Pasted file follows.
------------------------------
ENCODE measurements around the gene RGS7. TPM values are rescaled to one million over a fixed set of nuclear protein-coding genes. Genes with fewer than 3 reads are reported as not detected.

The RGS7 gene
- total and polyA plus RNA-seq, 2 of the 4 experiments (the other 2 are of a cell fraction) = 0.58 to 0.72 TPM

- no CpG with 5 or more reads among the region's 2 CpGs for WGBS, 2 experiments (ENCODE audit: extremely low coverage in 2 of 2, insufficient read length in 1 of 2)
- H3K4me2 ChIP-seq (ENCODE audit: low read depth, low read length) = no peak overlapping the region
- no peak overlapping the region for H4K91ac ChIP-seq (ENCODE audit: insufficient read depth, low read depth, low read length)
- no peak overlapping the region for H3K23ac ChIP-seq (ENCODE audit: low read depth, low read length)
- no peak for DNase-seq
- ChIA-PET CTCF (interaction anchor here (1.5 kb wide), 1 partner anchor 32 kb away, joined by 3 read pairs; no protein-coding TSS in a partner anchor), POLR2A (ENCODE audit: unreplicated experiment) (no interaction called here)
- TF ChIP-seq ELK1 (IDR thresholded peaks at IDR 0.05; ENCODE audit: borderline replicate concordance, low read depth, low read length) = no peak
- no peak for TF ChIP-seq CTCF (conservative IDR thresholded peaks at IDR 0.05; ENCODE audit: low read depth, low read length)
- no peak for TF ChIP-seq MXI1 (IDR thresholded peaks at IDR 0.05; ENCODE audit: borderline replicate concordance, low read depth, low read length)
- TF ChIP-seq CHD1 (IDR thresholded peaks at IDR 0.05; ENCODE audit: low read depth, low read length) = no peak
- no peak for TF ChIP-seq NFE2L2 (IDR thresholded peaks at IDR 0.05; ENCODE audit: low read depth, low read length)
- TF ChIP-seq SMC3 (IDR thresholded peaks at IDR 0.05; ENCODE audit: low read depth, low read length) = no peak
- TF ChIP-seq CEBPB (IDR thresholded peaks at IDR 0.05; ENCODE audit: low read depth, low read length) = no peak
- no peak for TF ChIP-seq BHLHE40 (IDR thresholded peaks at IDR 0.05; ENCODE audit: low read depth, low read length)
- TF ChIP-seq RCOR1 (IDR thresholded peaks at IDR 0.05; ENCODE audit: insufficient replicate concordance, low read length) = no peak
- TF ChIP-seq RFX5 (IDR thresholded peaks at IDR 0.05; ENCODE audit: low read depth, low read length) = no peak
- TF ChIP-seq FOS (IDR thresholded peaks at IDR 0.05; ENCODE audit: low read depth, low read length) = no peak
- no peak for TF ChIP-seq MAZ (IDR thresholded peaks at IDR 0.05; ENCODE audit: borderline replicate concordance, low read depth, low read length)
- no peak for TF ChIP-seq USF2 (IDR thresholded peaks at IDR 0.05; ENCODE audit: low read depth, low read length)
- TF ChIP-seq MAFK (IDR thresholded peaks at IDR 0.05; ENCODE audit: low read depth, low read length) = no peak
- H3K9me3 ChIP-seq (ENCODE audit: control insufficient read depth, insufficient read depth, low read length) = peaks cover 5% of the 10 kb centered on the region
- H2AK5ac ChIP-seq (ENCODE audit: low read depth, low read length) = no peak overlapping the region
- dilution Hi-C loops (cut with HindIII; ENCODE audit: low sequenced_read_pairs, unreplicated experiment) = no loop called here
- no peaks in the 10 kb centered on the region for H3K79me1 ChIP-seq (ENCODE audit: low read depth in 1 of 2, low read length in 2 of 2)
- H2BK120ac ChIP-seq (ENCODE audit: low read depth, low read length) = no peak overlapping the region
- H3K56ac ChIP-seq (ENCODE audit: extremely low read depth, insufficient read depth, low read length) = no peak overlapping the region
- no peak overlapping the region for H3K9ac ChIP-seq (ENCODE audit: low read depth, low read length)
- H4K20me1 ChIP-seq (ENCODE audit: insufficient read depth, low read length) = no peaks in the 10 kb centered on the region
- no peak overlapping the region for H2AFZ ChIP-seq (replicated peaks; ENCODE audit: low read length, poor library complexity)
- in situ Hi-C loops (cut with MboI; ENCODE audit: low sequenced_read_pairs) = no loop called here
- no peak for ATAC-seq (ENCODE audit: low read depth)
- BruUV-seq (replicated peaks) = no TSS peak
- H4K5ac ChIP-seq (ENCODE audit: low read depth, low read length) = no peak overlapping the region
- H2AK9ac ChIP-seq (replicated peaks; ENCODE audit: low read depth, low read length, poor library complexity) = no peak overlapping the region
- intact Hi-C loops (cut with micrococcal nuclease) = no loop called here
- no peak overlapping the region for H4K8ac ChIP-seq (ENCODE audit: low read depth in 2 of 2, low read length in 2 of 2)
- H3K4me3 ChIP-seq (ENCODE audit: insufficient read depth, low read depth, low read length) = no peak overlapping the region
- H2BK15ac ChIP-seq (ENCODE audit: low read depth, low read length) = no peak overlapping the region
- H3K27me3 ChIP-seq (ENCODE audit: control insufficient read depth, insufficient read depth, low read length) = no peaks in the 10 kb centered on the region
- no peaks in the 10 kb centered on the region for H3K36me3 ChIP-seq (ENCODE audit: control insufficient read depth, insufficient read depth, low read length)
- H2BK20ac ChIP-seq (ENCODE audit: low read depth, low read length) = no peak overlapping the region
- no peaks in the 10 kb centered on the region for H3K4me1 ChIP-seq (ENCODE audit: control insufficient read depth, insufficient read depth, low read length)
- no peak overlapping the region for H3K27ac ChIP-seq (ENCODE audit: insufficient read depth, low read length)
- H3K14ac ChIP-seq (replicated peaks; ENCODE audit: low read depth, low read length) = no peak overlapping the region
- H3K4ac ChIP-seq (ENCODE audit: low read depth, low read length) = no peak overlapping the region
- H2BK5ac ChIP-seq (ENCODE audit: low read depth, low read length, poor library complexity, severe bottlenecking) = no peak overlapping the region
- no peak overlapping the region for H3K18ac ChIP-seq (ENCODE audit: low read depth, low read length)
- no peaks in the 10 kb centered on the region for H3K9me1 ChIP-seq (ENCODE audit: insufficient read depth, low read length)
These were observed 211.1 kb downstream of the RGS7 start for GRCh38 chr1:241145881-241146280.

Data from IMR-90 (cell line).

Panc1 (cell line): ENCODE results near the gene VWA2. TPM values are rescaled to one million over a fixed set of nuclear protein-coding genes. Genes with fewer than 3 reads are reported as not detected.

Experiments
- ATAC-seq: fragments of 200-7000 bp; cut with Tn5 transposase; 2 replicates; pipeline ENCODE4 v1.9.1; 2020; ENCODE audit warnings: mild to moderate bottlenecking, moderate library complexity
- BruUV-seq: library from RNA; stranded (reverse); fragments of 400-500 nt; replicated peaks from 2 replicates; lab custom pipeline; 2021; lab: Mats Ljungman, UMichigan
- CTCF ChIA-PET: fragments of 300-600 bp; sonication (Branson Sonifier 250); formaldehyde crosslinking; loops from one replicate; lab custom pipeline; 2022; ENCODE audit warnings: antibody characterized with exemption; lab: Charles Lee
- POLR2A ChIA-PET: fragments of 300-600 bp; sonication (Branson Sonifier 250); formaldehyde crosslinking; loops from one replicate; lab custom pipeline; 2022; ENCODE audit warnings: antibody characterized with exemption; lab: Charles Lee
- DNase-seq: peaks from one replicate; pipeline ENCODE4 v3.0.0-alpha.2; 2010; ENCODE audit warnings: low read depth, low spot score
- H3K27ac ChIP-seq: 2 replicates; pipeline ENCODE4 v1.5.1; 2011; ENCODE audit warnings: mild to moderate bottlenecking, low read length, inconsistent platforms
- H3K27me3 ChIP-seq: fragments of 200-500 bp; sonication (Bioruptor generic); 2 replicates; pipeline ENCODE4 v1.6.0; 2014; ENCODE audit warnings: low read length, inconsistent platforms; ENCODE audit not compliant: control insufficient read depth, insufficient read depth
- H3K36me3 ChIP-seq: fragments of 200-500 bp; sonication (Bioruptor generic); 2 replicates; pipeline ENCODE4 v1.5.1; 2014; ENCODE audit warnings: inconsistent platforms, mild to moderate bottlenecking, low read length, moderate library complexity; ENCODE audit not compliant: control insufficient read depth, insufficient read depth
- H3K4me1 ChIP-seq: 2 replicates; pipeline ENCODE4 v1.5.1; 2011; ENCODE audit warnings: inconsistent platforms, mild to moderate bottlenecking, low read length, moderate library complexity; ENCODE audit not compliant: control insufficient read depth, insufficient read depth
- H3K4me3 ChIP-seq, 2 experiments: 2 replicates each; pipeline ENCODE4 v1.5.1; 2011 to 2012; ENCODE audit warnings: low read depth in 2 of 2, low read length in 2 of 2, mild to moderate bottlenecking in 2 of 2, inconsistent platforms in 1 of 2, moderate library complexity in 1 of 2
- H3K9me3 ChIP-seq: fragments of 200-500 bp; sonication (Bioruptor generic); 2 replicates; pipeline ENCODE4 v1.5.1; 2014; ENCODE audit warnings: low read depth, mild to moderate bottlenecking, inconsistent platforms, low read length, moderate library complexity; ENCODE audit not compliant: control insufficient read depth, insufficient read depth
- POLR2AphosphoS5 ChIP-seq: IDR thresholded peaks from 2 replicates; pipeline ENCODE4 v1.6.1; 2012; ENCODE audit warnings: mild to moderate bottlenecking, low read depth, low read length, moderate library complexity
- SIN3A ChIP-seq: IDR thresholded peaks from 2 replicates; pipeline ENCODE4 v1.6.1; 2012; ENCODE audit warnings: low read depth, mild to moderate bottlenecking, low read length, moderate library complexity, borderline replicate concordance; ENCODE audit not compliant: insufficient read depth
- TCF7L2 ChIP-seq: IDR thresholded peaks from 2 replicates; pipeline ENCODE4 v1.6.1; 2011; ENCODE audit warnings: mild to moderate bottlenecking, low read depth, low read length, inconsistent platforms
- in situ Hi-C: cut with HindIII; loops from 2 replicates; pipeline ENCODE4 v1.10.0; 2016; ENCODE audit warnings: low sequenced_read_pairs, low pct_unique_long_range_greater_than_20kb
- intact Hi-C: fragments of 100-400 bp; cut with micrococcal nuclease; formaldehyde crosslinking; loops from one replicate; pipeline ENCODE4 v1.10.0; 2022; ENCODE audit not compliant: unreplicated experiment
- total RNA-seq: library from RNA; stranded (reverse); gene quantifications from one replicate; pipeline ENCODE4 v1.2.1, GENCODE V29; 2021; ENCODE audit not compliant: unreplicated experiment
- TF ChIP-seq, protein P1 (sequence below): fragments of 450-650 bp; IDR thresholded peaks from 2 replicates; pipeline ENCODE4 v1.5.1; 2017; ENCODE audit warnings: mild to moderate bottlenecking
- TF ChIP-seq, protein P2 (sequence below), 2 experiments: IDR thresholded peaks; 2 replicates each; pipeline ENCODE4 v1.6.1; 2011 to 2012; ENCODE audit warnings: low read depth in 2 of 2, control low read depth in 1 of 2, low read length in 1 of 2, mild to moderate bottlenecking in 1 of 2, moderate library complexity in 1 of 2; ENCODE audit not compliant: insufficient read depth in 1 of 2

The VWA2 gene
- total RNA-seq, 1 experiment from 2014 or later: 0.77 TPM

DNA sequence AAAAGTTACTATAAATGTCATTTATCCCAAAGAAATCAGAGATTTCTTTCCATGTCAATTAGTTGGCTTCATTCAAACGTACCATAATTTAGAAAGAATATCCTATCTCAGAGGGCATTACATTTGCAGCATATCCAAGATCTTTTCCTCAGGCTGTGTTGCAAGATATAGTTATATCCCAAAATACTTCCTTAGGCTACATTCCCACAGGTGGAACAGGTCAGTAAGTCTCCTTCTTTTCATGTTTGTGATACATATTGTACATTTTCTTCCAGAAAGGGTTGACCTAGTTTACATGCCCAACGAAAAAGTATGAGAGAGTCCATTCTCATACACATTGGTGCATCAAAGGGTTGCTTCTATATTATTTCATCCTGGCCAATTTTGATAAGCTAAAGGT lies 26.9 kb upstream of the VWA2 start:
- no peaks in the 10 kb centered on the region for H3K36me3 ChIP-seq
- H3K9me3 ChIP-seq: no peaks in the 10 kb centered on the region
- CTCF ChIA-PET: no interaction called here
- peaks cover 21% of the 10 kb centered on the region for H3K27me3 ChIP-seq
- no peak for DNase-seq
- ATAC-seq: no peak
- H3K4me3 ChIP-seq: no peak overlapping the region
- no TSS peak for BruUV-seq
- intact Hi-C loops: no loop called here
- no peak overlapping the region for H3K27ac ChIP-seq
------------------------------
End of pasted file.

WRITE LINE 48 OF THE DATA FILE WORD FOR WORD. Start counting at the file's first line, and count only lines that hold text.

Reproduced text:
- H3K4ac ChIP-seq (ENCODE audit: low read depth, low read length) = no peak overlapping the region